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Gender Pay Gap Reporting: Data Highlights Wide Variations

Data on gender pay gap reporting is starting to trickle through, with 1308 organisations having reported so far as at the time of writing. Nevertheless, of those that are required to report, around 8000 have yet to do so. Of those that have, the data highlights wide variations.

What Is the Gender Pay Gap?

Where as the concept of equal pay looks at the difference in pay between men and women doing the same job/equal work, the gender pay gap focuses on the difference in average earnings across the organisation as a whole.

Gender Pay Gap Reporting: What The Data Reveals

The gender pay gap reporting data that has been published so far, highlights wide variations amongst different organisations and sectors. Amongst 74% of the organisations, men earn more than women. However, 15% pay more to women compared with men, whilst there is no difference in pay between the two in 11% of organisations

The gender pay gap reporting data produces an average gender pay gap of 8.2% in favour of men. However, this data is confined to organisations with more than 250 staff. The Office for National Statistics (ONS) places the gap amongst all organisations, regardless of size, at 18% in favour of men. That means that the gender pay gap amongst organisations with 250 employees or less is larger than amongst those with more than 250 employees.

Gender Pay Gap By Organisation

74% of the organisations that have reported so far, pay men more than women. These include:-

  • Virgin Money – 45.5%
  • Tesco – 2.7%
  • Barclays – 48%
  • Lloyds Bank – 42.7%
  • Royal Bank of Scotland (RBS) – 36.5%
  • Easyjet – 45.5%
  • Phase Eight Fashion – 64.8%
  • Tui Airways – 47%
  • Bank of England – 24.2%
  • Ladbrokes – 15.5% (Mean), 2.5% (Median)
  • Shell – 22.2%
  • Marks & Spencer – 12.3%
  • BBC – 9%
  • Clydesdale Bank – 36%
  • – 49.7% (Median), 53.5 (Mean)
  • Aldi – 11.5% (Mean), 4.8% (Median)
  • Aviva – 28.5 (Pay), 57.2% (Bonus)
  • Zurich – 27%
  • William Hill – 5.71 (Median Pay), 17.19 (Mean Pay), 17.68(Median Bonus), 55.96 (Mean Bonus)
  • Rolls Royce – 8.1%
  • Coca-Cola – 10.7%
  • Talk Talk – 14.1% (Pay), 20.7% (Bonus)
  • The Armed Forces – 0.9%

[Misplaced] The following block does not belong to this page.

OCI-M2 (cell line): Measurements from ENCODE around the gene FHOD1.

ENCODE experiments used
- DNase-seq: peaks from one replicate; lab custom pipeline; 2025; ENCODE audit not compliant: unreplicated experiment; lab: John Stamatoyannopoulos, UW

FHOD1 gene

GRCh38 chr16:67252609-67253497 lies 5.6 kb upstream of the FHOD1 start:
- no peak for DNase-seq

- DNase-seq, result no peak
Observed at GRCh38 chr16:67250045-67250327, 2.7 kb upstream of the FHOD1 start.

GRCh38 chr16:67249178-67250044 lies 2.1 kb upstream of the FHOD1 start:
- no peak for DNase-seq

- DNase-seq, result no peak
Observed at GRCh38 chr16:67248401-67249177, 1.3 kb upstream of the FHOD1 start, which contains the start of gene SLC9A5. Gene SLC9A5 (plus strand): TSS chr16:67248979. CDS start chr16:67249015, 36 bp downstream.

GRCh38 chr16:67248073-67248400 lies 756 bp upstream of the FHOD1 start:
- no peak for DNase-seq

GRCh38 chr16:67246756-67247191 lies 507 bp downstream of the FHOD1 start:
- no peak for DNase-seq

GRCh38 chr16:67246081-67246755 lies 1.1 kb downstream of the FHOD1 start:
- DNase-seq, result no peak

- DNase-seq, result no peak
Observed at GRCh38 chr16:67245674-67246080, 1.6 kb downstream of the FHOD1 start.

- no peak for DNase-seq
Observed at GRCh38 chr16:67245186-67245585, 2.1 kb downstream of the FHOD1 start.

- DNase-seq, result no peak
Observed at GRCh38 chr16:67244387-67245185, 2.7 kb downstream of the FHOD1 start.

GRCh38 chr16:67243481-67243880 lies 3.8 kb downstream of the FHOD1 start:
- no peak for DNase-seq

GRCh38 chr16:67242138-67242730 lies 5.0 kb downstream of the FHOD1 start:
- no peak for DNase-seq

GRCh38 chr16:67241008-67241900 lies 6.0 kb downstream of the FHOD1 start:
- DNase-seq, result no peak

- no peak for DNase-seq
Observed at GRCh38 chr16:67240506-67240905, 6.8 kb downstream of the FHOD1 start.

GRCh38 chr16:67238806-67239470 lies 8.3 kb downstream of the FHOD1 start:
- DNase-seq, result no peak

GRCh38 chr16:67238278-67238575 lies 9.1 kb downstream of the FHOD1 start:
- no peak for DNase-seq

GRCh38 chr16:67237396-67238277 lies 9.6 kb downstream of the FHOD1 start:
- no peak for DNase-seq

• TSB Bank – 24% (Median Pay), 37% (Median Bonus), 31% (Mean Pay), 53% (Mean Bonus)

Some of the organisations attributed their gender pay gaps down to the fact that women are still under represented at senior management level. Other organisations cited other reasons. Easyjet, for example, stated that the main reason for their gender pay gap is that most of its pilots (who earn on average £92,400.00 gross per annum) are male, whereas most of its cabin crew (who earn on average £24,800.00 gross per annum) are female. Currently, Easyjet employs 1407 male pilots, compared with 86 female pilots. It has set a target that of its new entrant pilots, at least 20% should be female by 2020.

Barclays stated in relation to its gender pay gap that: “We know that we have more to do to continue accelerating the progression of women into these more senior roles. We recognise that tackling the gender pay gap will take time and therefore it is key that we remain focused on improving gender diversity through a workplace environment and culture that supports and empowers women.” However, the Chair of the Treasury Committee, Nicky Morgan MP, stated in response to the Barclays data: “On average, women at Barclays International are paid half as much as men. For this to be the case in 2018 is shocking. Barclays has signed up to the Women in Finance Charter, which commits signatories to supporting the progression of women into senior roles in the financial services sector. One way of reducing the gender pay gap is to increase the proportion of women in more senior roles, so it appears that Barclays is on the right track. As part of our Women in Finance inquiry, we will keep a close eye on organisations as they report their gender pay gap before the April 2018 deadline. We may call for organisations to give evidence to the Committee to hear about best practice. Financial firms should be prepared to explain any gender pay gap that they may have.

The data released so far highlights that the gender pay gap is particularly high in the financial services sector. This accords with data from PwC’s Women in Work Index, which found that the gender pay gap in this sector was 34%. This is considerably higher than the professional and technical services sector (23%), construction (20%), manufacturing (24%), health and social care (17%), education (15%), and administration and support services (12%).

15% of the organisations that have provided gender pay gap reporting data so far, pay women more than men. These include:-

  • Three Rivers District Council – 42%
  • Sweet Dreams – 46.4%
  • Yellow Dot – 35.4%
  • Biffa – 5.7%
  • Ocada – 1.9%
  • Europcar UK – 26.4%
  • Diageo – 9.8%

The nursery business, Yellow Dot, stated: “We are committed to fairness, equality and inclusion throughout our Yellow Dot Team. We are working hard to encourage men to join our Team and be promoted upwards through our organisation. For our 2017 reporting year, 7% of our Modern Apprentices were men compared to none in 2016. 41% of out Tea People were men compared to 25% in 2016. By encouraging young men into Childcare at an early age and providing them with appropriate support, training and apprenticeships, we are confident that we can increase the number who stay in the Childcare Industry and hence increase their chances of promotion and increase remuneration.”

The list of organisations that had no gender pay gap in either direction, included the British Museum.


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